Sharp Decline In Prostate Cancer Treatment Among Men In The General Population But Not Among Diagnosed Men
Author: Tudor Borza, Samuel R. Kaufman, Vahakn B. Shahinian, Phyllis Yan, David C. Miller, Ted A. Skolarus, Brent K. Hollenbeck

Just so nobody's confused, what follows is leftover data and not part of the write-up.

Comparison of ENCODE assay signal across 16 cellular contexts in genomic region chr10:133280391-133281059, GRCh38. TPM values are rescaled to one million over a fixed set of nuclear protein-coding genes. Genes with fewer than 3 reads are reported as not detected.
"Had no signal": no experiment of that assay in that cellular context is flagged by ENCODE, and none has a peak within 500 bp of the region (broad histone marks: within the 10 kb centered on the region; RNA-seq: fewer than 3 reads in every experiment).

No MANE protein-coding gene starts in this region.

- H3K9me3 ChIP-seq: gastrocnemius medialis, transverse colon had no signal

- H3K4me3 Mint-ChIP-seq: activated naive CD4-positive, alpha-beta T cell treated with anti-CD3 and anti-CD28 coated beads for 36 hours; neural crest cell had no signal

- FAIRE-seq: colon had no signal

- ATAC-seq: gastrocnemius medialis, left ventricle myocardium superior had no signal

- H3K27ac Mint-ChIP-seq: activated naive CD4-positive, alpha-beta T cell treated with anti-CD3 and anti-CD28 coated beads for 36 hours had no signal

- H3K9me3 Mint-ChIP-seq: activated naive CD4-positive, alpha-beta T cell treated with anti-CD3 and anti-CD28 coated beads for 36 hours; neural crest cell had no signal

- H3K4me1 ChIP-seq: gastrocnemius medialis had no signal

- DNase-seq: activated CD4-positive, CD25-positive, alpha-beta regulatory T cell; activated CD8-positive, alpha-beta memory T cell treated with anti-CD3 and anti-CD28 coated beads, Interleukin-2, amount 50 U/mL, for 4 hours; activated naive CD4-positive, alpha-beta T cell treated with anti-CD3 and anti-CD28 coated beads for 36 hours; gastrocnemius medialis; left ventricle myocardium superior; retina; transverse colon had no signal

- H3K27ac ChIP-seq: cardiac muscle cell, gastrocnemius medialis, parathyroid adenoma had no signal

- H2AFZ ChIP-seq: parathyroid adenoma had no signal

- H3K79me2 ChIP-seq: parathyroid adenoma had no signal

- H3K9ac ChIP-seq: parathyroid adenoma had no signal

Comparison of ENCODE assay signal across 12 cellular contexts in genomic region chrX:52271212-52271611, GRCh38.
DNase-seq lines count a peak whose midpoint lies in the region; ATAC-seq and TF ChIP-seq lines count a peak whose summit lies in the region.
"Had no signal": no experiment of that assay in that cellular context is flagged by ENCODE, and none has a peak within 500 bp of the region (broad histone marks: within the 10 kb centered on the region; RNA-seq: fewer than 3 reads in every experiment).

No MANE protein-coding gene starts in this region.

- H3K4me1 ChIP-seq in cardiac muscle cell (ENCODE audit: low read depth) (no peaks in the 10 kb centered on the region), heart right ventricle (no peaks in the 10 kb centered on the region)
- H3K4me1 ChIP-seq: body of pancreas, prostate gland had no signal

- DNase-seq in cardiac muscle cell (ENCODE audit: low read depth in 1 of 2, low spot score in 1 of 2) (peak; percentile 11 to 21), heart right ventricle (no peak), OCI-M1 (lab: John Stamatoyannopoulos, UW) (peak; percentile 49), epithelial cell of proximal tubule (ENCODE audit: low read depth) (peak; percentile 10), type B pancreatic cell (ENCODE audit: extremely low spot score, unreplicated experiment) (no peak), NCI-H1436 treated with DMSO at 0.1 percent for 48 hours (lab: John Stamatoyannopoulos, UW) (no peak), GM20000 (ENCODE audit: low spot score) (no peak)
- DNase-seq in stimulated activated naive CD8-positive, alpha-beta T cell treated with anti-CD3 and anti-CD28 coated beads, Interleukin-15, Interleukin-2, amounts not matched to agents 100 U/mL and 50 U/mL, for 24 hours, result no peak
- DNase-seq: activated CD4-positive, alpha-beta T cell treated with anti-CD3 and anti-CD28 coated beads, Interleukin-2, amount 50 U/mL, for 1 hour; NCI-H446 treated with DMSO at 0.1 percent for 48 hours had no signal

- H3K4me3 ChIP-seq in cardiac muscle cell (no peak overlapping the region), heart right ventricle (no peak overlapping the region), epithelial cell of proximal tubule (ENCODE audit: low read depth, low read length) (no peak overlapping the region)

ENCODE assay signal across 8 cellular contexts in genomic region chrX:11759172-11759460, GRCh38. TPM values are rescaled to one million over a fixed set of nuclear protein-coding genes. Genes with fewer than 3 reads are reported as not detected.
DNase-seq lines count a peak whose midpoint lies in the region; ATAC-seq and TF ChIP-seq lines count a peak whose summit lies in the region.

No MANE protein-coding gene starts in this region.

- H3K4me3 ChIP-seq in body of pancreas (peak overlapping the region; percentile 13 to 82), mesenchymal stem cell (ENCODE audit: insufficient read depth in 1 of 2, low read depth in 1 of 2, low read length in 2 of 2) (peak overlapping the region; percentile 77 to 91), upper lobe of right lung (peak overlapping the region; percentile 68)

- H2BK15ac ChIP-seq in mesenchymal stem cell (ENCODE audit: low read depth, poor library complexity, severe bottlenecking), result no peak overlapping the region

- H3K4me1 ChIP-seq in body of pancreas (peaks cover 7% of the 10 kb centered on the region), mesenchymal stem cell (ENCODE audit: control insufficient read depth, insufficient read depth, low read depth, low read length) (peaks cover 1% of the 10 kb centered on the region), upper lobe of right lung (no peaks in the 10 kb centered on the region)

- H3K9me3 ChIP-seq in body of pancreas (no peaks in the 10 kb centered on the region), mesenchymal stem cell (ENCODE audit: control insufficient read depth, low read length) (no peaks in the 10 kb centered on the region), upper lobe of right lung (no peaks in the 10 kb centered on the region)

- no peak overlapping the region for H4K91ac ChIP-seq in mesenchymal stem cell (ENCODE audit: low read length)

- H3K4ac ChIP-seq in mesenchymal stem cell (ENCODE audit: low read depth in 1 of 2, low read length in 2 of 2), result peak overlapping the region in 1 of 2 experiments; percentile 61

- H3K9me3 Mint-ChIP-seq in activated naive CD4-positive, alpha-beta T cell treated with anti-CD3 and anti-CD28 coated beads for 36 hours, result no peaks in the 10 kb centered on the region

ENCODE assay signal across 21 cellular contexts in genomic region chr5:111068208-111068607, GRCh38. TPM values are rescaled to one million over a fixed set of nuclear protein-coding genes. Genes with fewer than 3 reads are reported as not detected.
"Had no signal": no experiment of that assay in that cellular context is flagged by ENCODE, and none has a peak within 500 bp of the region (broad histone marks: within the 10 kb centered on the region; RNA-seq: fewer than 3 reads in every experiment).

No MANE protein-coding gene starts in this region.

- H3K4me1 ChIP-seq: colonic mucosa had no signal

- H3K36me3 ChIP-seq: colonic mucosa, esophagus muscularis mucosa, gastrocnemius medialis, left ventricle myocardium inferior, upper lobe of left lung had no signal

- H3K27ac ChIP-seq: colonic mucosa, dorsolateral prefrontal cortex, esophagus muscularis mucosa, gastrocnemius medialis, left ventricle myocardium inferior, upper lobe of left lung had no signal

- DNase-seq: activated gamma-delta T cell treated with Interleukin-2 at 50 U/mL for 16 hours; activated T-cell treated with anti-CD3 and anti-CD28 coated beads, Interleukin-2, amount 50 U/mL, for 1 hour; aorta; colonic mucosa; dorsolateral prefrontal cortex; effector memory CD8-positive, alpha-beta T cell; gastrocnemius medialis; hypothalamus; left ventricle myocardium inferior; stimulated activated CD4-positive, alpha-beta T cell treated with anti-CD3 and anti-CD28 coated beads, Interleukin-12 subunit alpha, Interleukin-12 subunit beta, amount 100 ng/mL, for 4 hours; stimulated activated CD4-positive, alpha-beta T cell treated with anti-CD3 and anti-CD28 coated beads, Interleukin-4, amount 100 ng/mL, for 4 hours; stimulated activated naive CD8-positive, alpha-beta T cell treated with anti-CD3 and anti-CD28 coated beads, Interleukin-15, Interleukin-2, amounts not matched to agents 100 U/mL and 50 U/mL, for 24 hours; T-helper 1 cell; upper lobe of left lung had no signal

The indolent nature of many prostate cancers has heightened concerns that harms from treatment may outweigh those from the disease and has resulted in a growing consensus in favor of less aggressive screening and treatment. We sought to understand the population-level impact of this consensus on the treatment of prostate cancer. Using national Medicare data for the period 2007–12, we assessed treatment rates among men with newly diagnosed prostate cancer. We identified both population-based rates (which are sensitive to changes in diagnosis and treatment patterns) and rates among diagnosed men (which are sensitive only to changes in treatment patterns). We also assessed trends in treatment among men with a high risk of noncancer mortality, who are unlikely to benefit from treatment. Population-based treatment rates declined by 42 percent, while rates among diagnosed men declined by only 8 percent. Treatment rates among men with the highest noncancer mortality risk and regional variation were unchanged. These results suggest that decreasing rates of diagnosis, changing attitudes, and guidelines calling for reduced prostate-specific antigen screening, not changes in practice patterns among specialists treating diagnosed men, drove the decline in population-based treatment rates. Compared to policies that emphasize volume, those that emphasize value in specialty care have the potential to exert stronger effects on practice patterns.